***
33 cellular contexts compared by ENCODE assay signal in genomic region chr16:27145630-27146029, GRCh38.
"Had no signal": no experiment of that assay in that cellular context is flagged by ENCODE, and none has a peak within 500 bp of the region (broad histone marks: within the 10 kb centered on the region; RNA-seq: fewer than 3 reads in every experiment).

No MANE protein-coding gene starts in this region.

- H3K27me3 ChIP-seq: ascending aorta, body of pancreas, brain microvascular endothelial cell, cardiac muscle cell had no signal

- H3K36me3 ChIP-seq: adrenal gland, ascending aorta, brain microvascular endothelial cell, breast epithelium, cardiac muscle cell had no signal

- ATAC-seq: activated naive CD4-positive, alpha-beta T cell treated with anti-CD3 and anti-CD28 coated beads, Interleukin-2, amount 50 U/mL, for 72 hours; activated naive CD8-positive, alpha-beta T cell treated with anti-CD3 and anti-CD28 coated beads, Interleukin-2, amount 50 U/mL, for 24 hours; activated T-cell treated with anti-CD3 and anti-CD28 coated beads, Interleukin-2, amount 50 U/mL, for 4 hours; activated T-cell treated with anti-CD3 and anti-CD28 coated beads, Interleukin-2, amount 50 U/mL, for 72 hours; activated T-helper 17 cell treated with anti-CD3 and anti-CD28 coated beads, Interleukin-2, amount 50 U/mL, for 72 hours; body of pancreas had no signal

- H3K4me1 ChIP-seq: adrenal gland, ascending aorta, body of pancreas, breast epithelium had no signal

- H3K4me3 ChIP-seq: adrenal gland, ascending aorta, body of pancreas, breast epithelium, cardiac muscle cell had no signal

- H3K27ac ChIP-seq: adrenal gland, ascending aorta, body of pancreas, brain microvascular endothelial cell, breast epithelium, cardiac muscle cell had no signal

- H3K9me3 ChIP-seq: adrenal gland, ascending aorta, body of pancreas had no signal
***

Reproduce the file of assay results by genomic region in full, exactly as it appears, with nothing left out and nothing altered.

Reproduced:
33 cellular contexts compared by ENCODE assay signal in genomic region chr16:27145630-27146029, GRCh38.
"Had no signal": no experiment of that assay in that cellular context is flagged by ENCODE, and none has a peak within 500 bp of the region (broad histone marks: within the 10 kb centered on the region; RNA-seq: fewer than 3 reads in every experiment).

No MANE protein-coding gene starts in this region.

- H3K27me3 ChIP-seq: ascending aorta, body of pancreas, brain microvascular endothelial cell, cardiac muscle cell had no signal

- H3K36me3 ChIP-seq: adrenal gland, ascending aorta, brain microvascular endothelial cell, breast epithelium, cardiac muscle cell had no signal

- ATAC-seq: activated naive CD4-positive, alpha-beta T cell treated with anti-CD3 and anti-CD28 coated beads, Interleukin-2, amount 50 U/mL, for 72 hours; activated naive CD8-positive, alpha-beta T cell treated with anti-CD3 and anti-CD28 coated beads, Interleukin-2, amount 50 U/mL, for 24 hours; activated T-cell treated with anti-CD3 and anti-CD28 coated beads, Interleukin-2, amount 50 U/mL, for 4 hours; activated T-cell treated with anti-CD3 and anti-CD28 coated beads, Interleukin-2, amount 50 U/mL, for 72 hours; activated T-helper 17 cell treated with anti-CD3 and anti-CD28 coated beads, Interleukin-2, amount 50 U/mL, for 72 hours; body of pancreas had no signal

- H3K4me1 ChIP-seq: adrenal gland, ascending aorta, body of pancreas, breast epithelium had no signal

- H3K4me3 ChIP-seq: adrenal gland, ascending aorta, body of pancreas, breast epithelium, cardiac muscle cell had no signal

- H3K27ac ChIP-seq: adrenal gland, ascending aorta, body of pancreas, brain microvascular endothelial cell, breast epithelium, cardiac muscle cell had no signal

- H3K9me3 ChIP-seq: adrenal gland, ascending aorta, body of pancreas had no signal